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July 14, 2015

art before breakfast

To rise and shuffle dim-eyed to the kitchen, reach a clumsy thumb
toward the crucial button at the base of a coffee maker, stand ruffled
and nonverbal as the slow drip accumulates into a single cupful -
I know of no clearer instinct than this. Lilac blossoms are flirting 
from the yard, blades of grass are winking with dew, a zucchini sprawls,
tumescent, in the back garden. A guitar is reclining on the porch, its slim neck
dipping a small curve into a cushion. A pad of smooth blank paper flutters
in the studio; a chorus of paint is surely tuning up. Beauty, like a lion,
lies waiting in the weeds as I, unseeing, take swallows from the stream,
briefly innocent to what will come when I turn to ravage it all.


July 7, 2015


It was getting so late, but the band pressed on. 
I watched from a sidelined kiosk table as the party's hardiest guests
returned to the dance floor, history draped on their soft shoulders.
I couldn't know what brought them here, by what slim margins they passed
through the eyes of needles and hurricanes to shuffle, sweetly innocent,
to the pomp and brass of "Brick House." It didn't matter how many times they'd heard it.
Their arms looped loosely around the other, their steps casual and unhurried,
as if they had nothing left to prove, love - finally - a fact of nature, like the rain
pelting the tent roof, like the moon waiting beyond the clouds, like the lawn
still greening after all these years.


June 30, 2015

younger self

This isn't, exactly, what I remember of 8, but when my mother unearths
the photograph, I am smack dab in the middle of that frame again,
charging into the pool at my grandfather's apartment complex in Culver City,
no lifeguards to keep me from the plunge, my fists poised in an armature of
rebellion and surrender. So when the man at the music festival asks me for advice
I'd give my younger self, his eyes wide as half-dollars, his poet heart
calling him away from the good job he thought he wanted and worked so hard
to get, I tell him the worst part is always just before the leap, the fear of falling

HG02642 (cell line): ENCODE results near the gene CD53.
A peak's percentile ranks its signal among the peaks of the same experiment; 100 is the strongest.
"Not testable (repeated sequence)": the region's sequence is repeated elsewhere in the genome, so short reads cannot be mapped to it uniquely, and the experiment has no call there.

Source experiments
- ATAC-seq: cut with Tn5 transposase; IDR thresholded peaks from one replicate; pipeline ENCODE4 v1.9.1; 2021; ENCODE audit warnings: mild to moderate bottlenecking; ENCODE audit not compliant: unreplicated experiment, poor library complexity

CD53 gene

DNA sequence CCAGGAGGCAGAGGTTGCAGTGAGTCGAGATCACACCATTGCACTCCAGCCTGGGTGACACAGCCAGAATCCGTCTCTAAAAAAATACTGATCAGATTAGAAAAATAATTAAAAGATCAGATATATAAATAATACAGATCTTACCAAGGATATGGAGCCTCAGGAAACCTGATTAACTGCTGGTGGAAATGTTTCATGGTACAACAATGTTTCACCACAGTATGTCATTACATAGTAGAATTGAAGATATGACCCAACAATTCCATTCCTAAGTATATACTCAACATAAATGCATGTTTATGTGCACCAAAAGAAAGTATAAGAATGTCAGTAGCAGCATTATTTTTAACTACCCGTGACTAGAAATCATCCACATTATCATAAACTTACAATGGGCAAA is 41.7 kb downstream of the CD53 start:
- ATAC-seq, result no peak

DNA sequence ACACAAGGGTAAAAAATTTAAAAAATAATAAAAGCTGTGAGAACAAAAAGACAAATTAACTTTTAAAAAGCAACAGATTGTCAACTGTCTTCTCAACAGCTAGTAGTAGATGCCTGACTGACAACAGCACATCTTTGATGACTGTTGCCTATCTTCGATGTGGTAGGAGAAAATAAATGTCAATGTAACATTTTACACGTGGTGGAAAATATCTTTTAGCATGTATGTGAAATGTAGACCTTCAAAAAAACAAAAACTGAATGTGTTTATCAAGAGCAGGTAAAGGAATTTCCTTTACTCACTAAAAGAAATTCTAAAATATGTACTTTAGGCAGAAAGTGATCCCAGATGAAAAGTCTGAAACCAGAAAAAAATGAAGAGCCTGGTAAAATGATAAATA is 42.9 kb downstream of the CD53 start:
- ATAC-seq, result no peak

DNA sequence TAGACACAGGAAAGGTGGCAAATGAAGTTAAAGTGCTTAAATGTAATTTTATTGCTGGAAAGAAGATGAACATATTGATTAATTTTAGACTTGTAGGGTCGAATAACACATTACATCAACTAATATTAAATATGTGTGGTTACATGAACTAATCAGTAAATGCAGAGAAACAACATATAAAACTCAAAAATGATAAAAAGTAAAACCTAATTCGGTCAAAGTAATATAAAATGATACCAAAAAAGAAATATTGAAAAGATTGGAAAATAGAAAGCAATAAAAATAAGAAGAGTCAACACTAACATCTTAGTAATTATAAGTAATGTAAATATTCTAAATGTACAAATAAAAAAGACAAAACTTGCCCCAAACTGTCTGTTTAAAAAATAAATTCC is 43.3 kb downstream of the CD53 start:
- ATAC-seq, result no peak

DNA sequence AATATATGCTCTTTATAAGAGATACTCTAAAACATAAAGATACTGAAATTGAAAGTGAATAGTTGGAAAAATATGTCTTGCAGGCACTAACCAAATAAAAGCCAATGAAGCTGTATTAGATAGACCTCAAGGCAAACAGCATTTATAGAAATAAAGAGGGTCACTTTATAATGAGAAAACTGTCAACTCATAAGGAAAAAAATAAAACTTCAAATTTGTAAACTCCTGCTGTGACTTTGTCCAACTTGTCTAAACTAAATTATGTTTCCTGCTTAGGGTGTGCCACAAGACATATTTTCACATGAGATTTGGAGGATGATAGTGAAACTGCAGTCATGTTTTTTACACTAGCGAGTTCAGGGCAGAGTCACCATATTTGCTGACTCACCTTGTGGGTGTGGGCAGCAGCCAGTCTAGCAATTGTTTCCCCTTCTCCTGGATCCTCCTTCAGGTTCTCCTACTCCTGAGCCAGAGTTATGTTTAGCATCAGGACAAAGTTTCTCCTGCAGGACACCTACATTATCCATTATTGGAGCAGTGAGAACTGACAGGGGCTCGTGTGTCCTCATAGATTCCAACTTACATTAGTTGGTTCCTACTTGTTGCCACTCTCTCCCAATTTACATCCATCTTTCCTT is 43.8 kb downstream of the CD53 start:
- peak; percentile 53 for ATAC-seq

at its sharpest, all those practice runs rendered obsolete. Only in mid-air, I say,
can you know that falling's only the half of it.


June 23, 2015

competitive gardener

We smile for the camera at the ribbon cutting, and the town officials
press hands and offer tidy sound-bytes and make the rounds to see each plot.
A reporter sent to cover the grand opening of the community garden
spies me exchanging pleasantries with a woman showing her hatchlings
of eggplant flowers to a friend. Later, after the crowd disperses, I march back
to my own square feet of soil, where the peppers have been struggling against
the heat and the tomatoes have yet to descend. I can't help but want the best
for these not-quite-offspring, these vegetal progeny of my wistful, wishing hands.
I lean into each nascent leaf, reach toward every thin stem. They all stare back.
"Grow, baby, grow," I whisper, hoping my little prayer finds the roots.


June 16, 2015

in the interest of uncertainty 

“Bring it with you,” we say to our friend on the way to dinner,
referring to the guitar idling in the living room. “You never know.”
We amble down a puddle-strewn road toward lasagne, fresh-sliced watermelon,
a salad of local lettuce and the season’s first tomatoes,
making up band names and a title for her debut single.
She laughs and says, “In my dreams,” though somewhere nearby,
a café owner is chalking a sign that reads “Keep our musicians playing.”

A whole day will pass before an impromptu dare brings Katherine to a worn stage,
which she will climb, red-faced and hesitant. But for now, it’s simply this:
a woman with a song on her back, facing forward, and walking.